Peter Bang, Joachim Woelfle, Valerie Perrot, Caroline Sert, and Michel Polak
The European Increlex® Growth Forum Database Registry monitors the effectiveness and safety of recombinant human insulin-like growth factor-1 (rhIGF1; mecasermin, Increlex®) therapy in patients with severe primary IGF1 deficiency (SPIGFD). We present data from patients with and without a reported genetic diagnosis of Laron syndrome (LS).
Ongoing, open-label, observational registry (NCT00903110).
Children and adolescents receiving rhIGF1 therapy from 10 European countries were enrolled in 2008–2017 (n = 242). The treatment-naïve/prepubertal (NPP) cohort (n = 138) was divided into subgroups based on reported genetic diagnosis of LS (n = 21) or non-LS (n = 117). Multivariate analysis of the NPP-non-LS subgroup was conducted to identify factors predictive of growth response (first-year-height standard deviation score (SDS) gain ≥ 0.3). Assessments included change in height and weight over 5 years and adverse events (AEs).
Height SDS gain from baseline was greater in the NPP-LS than the NPP-non-LS subgroup after 1 years’ treatment (P < 0.05). In the NPP-non-LS subgroup, 56% were responders; young age at baseline was a positive independent predictive factor (P < 0.001). NPP-non-LS-responders and the NPP-LS subgroup had a similar mean age (6.07 years vs 7.00 years) at baseline and height SDS gain in year 1 (0.64 vs 0.70), although NPP-non-LS-responders were taller (P < 0.001) at baseline. BMI SDS changes did not differ across subgroups. Treatment-emergent AEs were experienced by 65.3% of patients; hypoglycaemia was most common.
In most NPP children with SPIGFD, with or without LS, rhIGF1 therapy promotes linear growth. The safety profile was consistent with previous studies.
Sebastian JCMM Neggers, Vyacheslav Pronin, Inga Balcere, Moon-Kyu Lee, Liudmila Rozhinskaya, Marcello D Bronstein, Mônica R Gadelha, Pascal Maisonobe, Caroline Sert, Aart Jan van der Lely, and on behalf of the LEAD Study Group
To evaluate extended dosing intervals (EDIs) with lanreotide Autogel 120 mg in patients with acromegaly previously biochemically controlled with octreotide LAR 10 or 20 mg.
Design and methods
Patients with acromegaly had received octreotide LAR 10 or 20 mg/4 weeks for ≥6 months and had normal IGF1 levels. Lanreotide Autogel 120 mg was administered every 6 weeks for 24 weeks (phase 1); depending on week-24 IGF1 levels, treatment was then administered every 4, 6 or 8 weeks for a further 24 weeks (phase 2). Hormone levels, patient-reported outcomes and adverse events were assessed. Primary endpoint: proportion of patients on 6- or 8-week EDIs with normal IGF1 levels at week 48 (study end).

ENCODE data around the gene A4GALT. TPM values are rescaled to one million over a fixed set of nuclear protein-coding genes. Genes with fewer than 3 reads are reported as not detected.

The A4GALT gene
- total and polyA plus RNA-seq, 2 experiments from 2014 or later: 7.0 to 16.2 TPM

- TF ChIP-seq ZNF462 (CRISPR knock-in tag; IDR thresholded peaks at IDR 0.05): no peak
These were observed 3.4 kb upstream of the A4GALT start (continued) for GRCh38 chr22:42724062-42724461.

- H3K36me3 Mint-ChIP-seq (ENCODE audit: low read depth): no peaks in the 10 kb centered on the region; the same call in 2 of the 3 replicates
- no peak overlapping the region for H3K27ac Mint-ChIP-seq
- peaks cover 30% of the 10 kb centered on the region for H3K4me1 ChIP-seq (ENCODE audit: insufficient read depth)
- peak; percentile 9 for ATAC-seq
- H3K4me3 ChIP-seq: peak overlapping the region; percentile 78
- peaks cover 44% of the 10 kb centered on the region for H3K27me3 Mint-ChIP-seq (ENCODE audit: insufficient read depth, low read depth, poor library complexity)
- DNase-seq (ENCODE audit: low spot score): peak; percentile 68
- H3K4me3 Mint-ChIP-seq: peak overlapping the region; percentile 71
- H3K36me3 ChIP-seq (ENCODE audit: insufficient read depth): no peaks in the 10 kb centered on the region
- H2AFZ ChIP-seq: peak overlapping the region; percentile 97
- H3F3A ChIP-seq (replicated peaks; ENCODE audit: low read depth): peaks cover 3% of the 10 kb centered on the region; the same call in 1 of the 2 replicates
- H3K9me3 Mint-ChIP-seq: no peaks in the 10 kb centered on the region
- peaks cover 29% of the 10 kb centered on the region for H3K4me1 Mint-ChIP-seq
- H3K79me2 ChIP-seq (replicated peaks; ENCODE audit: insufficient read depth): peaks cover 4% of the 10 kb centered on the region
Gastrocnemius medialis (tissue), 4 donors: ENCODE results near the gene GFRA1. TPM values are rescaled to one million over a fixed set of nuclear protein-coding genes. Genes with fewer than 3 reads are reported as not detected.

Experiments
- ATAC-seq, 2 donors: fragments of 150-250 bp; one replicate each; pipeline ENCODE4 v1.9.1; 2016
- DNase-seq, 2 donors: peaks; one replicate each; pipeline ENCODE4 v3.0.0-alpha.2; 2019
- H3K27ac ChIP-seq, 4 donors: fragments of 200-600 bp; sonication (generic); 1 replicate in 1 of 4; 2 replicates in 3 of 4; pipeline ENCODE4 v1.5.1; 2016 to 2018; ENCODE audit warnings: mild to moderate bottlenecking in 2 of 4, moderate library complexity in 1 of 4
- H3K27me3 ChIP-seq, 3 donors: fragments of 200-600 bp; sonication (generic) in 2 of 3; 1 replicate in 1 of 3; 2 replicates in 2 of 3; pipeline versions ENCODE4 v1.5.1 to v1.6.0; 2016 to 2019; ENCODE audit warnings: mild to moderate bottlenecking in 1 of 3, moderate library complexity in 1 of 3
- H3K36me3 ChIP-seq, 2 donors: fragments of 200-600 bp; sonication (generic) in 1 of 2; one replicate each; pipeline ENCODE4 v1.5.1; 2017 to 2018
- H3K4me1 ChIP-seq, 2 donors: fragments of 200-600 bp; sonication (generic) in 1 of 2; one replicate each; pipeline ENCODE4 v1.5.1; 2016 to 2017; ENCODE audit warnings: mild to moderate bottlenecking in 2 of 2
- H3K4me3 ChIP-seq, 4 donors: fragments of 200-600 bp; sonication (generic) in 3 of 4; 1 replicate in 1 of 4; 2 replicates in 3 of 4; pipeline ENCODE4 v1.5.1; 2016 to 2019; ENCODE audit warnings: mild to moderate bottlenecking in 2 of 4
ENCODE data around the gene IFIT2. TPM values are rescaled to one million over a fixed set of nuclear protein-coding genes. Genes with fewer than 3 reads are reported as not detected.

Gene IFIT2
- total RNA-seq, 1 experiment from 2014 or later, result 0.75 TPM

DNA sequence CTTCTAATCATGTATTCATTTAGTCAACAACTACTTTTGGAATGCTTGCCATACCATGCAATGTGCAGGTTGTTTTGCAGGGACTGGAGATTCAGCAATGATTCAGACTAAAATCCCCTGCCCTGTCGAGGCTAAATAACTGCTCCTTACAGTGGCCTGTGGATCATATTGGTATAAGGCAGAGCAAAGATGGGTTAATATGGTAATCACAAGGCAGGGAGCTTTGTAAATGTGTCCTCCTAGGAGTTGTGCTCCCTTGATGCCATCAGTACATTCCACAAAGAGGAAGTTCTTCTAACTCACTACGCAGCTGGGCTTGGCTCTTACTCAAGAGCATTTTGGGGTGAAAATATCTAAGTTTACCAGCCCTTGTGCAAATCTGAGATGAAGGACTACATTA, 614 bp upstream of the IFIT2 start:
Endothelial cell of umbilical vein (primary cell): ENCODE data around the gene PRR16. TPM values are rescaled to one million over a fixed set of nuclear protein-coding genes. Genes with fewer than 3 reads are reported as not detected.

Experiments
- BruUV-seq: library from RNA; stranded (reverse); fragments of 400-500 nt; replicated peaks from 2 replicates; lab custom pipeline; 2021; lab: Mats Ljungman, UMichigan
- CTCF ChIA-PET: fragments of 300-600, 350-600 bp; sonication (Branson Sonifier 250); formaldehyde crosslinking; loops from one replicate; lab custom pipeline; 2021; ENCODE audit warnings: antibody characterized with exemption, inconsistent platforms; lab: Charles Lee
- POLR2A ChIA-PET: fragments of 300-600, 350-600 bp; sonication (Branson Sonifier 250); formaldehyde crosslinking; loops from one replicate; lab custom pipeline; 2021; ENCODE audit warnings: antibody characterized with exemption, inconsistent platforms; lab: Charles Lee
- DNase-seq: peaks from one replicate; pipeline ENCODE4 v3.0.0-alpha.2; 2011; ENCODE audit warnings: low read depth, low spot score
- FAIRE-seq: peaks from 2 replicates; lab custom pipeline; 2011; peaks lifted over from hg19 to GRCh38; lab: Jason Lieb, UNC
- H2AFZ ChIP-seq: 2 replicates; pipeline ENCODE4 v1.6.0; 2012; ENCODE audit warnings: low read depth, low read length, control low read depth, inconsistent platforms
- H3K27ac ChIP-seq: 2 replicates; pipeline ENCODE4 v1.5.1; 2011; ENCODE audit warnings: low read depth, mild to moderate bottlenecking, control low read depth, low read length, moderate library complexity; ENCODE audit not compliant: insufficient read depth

107/124 patients completed the study (15 withdrew from phase 1 and two from phase 2). Of 124 patients enrolled, 77.4% were allocated to 6- or 8-week EDIs in phase 2 and 75.8% (95% CI: 68.3–83.3) had normal IGF1 levels at week 48 with the EDI (primary analysis). A total of 88.7% (83.1–94.3) had normal IGF1 levels after 24 weeks with 6-weekly dosing. GH levels were ≤2.5 μg/l in >90% of patients after 24 and 48 weeks. Patient preferences for lanreotide Autogel 120 mg every 4, 6 or 8 weeks over octreotide LAR every 4 weeks were high.
Patients with acromegaly achieving biochemical control with octreotide LAR 10 or 20 mg/4 weeks are possible candidates for lanreotide Autogel 120 mg EDIs. EDIs are effective and well received among such patients.
Fabrice Bonneville, Louis-David Rivière, Stephan Petersenn, John S Bevan, Aude Houchard, Caroline Sert, Philippe J Caron, and the PRIMARYS Study Group
Pituitary adenoma MRI T2 signal intensity associates with tumor characteristics including responsiveness to somatostatin analogs (SSAs). These analyses determined whether baseline T2 signal intensity predicts response to primary medical treatment with long-acting SSA.
Post hoc analyses of the prospective multicenter, open-label, single-arm PRIMARYS study in which patients with treatment-naïve GH-secreting pituitary macroadenomas received fixed-dose lanreotide autogel (120 mg) every 4 weeks for 48 weeks.
Associations were investigated between adenoma T2-signal hypo/iso/hyperintensity and treatment responses at week 48/last visit: hormonal control (GH ≤2.5 μg/L and IGF-1 normalization); tumor response (tumor volume reduction (TVR) ≥20%); separate GH/IGF-1 control and change from baseline in GH/IGF-1 and tumor volume.
Adenomas were hypointense at baseline in 50/85 (59%) patients using visual assessment. Of these, 40% achieved hormonal control and 76% achieved a tumor response. Significant univariate associations arose for hypo- vs isointensity with tumor response and achievement of GH ≤2.5 μg/L, but not IGF-1 normalization or overall hormonal control. In multivariate analysis, tumor response was six times more likely for hypo- vs iso-intense tumors (= 6.15; 95% CI: 1.36–27.88). In univariate change-from-baseline analyses, hypo- vs isointensity was associated with greater TVR and IGF-1 reduction but not change in GH. In multivariate analysis, IGF-1 decreased by an estimated additional 65 μg/L (P = 0.0026)) for hypo- vs isointense.
Patients with hypointense vs isointense GH-secreting macroadenomas had greater reductions in IGF-1 following primary treatment with lanreotide autogel and were more likely to achieve tumor response. Assessment of T2 signal intensity at baseline may help to predict long-term responses to primary treatment with SSAs.